War of the Rebellion: Serial 021 Page 0823 Chapter XXVII. CORRESPONDENCE, ETC.-CONFEDERATE.

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[Inclosure No. 1.]


May 15, 1862.


Postmaster-General, C. S. A., Richmond, Va.:

DEAR SIR: I have to acknowledge receipt of your official report, which came to hand a few days since, and for which I am very grateful and much pleased. But I fear from present indications, with the Federals in possession of the Mississippi River, that in future all mail facilities between Richmond and this country will be cut off for a time. We have varied rumors of a great victory for our forces in Virginia and at Corinth, but for want of through mails all rests on rumor. Although I am now writing you yet doubt whether it will be able to reach you; but all hazards will risk it running the blockade in order that I amy, through you, call the attention of the Government at Richmond to the fact that notorious outrages are at this time being practiced in the way of plunder (through this section) from a good citizens by an armed party of the citizens of Texas, professing to be Confederate soldiers and under the command of one Colonel Carter, from Hempstead, near Houston; but all of those professing to be officers acknowledge themselves void of any commissions authorizing them to draw on the Government for supplies; but notwithstanding they are marching eastward slowly with a force of from 1,500 to 3,000 men, remaining in each neighborhood just long enough to ravage the corn-cribs and smoke-houses of the defenseless surrounding country; and even the defenseless widow meets with no mercy at their hands, as I am credibly informed. They on yesterday, with ax and sledge-hammer, broke into the smoke-house and corn-crib of Judge Baxter, near the Nechez (with whom you are acquainted), and took therefrom a quantity of corn and meet, as I am credibly informed, and that against the wished and kind remonstrances of the judge and family. They on yesterday made their boasts that they found an old widow lady in possession of only 280 pounds of bacon; they took half. The good citizens left at home for the protection of families of those gone to the war are in perfect dread for selves and families, and know not want may come next. Instead of our own citizens being a protection they have become our hourly dread, and while I write I have seen them prowling about from house to house, evidently seeking whom they may devour nest. I trust your Government will take immediate notice of such conduct, and take measures for a speedy suppression of all such unlawful and unwarrantable conduct.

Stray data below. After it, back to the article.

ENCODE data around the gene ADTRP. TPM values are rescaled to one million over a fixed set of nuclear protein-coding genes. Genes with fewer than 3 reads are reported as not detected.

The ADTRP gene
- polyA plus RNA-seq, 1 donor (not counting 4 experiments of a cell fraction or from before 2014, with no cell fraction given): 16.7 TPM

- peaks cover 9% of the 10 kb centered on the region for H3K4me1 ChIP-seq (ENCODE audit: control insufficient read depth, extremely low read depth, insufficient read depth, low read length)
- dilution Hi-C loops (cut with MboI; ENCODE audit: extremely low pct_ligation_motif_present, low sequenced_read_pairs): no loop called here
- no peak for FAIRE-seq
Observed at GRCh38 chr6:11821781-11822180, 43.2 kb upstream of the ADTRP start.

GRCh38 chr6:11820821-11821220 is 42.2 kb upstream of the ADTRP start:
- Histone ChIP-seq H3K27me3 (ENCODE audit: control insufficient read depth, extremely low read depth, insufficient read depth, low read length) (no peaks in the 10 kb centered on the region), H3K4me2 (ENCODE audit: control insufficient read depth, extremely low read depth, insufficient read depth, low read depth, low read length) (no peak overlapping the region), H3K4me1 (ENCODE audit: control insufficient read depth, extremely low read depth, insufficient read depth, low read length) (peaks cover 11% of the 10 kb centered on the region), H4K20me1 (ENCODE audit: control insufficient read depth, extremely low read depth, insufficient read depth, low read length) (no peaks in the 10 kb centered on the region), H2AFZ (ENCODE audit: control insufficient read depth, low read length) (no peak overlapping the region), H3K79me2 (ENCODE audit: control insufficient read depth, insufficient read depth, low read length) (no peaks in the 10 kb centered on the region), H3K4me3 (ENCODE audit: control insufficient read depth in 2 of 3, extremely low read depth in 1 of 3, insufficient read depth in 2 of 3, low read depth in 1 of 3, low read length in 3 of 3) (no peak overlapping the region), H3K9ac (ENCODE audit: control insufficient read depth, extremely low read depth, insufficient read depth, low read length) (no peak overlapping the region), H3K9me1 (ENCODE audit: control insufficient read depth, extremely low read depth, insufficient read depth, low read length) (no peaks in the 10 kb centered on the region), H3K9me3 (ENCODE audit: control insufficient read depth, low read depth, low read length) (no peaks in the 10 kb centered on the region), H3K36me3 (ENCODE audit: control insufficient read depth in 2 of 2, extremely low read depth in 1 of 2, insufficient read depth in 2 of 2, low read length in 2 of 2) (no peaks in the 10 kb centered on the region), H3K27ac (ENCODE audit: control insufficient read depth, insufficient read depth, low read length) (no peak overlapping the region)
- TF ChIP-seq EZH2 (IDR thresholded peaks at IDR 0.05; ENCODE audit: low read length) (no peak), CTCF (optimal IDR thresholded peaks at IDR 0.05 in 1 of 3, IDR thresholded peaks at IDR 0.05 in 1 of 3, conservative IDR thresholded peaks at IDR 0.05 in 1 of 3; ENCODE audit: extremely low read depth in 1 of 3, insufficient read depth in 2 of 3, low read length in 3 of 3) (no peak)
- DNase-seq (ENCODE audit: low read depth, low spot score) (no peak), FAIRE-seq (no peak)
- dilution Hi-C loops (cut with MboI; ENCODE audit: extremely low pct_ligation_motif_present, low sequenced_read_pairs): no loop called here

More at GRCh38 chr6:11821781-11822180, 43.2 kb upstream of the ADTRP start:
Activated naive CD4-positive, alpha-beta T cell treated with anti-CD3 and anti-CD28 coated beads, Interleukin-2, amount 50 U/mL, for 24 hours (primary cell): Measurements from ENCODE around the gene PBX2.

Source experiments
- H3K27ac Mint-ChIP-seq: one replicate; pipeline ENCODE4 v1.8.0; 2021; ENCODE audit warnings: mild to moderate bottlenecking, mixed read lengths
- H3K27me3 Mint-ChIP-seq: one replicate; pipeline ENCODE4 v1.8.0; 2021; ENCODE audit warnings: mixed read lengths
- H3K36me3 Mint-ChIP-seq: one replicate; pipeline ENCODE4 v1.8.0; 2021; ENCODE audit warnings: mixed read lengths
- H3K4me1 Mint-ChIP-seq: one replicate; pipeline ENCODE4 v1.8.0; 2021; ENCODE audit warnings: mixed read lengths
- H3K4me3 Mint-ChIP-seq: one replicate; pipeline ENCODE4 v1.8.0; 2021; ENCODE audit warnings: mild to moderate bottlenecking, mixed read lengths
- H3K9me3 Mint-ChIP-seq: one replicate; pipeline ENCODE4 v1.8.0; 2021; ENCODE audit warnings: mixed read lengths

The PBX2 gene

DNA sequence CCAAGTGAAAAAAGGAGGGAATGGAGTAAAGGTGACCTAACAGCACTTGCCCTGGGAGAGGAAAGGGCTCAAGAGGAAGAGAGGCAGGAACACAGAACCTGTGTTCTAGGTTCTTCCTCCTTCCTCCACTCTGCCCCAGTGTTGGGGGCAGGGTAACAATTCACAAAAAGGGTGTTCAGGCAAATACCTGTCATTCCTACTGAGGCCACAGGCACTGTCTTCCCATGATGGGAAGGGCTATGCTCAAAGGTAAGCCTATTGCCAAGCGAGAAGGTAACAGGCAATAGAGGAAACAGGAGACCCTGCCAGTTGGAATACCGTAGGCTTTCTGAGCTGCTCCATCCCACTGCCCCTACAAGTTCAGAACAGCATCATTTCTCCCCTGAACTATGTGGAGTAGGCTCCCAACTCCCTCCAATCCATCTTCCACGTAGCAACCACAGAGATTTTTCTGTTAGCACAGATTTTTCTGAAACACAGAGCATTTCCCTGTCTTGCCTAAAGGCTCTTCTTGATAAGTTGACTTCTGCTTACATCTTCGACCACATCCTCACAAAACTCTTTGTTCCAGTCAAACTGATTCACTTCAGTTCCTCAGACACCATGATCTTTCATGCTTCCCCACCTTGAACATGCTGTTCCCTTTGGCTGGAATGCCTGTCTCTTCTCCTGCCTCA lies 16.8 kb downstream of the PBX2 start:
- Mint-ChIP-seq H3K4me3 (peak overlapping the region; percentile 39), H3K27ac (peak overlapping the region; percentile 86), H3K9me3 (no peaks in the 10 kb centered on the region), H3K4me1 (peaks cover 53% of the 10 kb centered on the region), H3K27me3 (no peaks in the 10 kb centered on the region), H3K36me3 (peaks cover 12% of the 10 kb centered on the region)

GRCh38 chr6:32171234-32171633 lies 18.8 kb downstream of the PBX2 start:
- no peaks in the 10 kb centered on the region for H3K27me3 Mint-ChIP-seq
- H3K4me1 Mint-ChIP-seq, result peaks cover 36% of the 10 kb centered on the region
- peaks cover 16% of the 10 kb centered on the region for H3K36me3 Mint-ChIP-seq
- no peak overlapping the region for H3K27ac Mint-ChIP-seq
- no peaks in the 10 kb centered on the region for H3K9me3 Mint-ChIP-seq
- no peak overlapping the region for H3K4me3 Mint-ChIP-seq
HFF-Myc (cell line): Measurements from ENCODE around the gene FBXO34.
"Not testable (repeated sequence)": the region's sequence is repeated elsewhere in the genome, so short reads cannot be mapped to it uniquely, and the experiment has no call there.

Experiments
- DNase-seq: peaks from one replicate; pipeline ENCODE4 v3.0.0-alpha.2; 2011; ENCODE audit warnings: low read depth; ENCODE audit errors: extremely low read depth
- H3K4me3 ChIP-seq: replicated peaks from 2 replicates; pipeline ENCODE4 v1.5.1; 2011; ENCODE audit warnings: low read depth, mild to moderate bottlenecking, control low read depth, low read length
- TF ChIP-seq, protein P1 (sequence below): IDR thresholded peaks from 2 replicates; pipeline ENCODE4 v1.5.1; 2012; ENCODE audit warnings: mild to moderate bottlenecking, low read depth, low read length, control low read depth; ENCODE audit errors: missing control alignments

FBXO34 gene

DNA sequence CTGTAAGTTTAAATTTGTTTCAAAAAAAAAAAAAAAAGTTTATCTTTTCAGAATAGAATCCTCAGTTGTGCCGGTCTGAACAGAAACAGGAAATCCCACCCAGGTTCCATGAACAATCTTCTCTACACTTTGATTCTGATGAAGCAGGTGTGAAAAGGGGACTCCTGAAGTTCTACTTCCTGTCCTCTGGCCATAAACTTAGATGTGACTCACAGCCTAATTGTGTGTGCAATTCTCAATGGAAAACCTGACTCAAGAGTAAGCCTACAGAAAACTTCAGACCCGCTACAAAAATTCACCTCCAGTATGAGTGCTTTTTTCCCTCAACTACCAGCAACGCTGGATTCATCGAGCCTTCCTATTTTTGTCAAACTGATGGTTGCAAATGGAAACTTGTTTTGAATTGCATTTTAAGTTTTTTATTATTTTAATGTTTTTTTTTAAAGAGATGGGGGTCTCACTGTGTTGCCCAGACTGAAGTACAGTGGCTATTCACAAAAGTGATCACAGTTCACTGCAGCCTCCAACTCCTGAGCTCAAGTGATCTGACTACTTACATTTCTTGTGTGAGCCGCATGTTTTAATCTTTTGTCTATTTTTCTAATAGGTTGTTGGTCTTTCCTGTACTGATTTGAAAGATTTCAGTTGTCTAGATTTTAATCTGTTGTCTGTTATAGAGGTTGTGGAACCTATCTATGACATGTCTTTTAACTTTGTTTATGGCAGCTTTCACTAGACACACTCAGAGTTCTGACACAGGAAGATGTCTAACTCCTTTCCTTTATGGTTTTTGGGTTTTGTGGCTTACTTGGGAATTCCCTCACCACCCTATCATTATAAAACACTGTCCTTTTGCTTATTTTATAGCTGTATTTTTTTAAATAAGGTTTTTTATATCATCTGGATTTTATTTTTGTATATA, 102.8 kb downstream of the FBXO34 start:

Your friend and obedient servant,



Respectfully referred to the Secretary of War. Mr. Frizzell, the writer, is a respectable citizen.



Refer copy to Brigadier-General Hebert, Texas, and call for report.

[G. W. R.]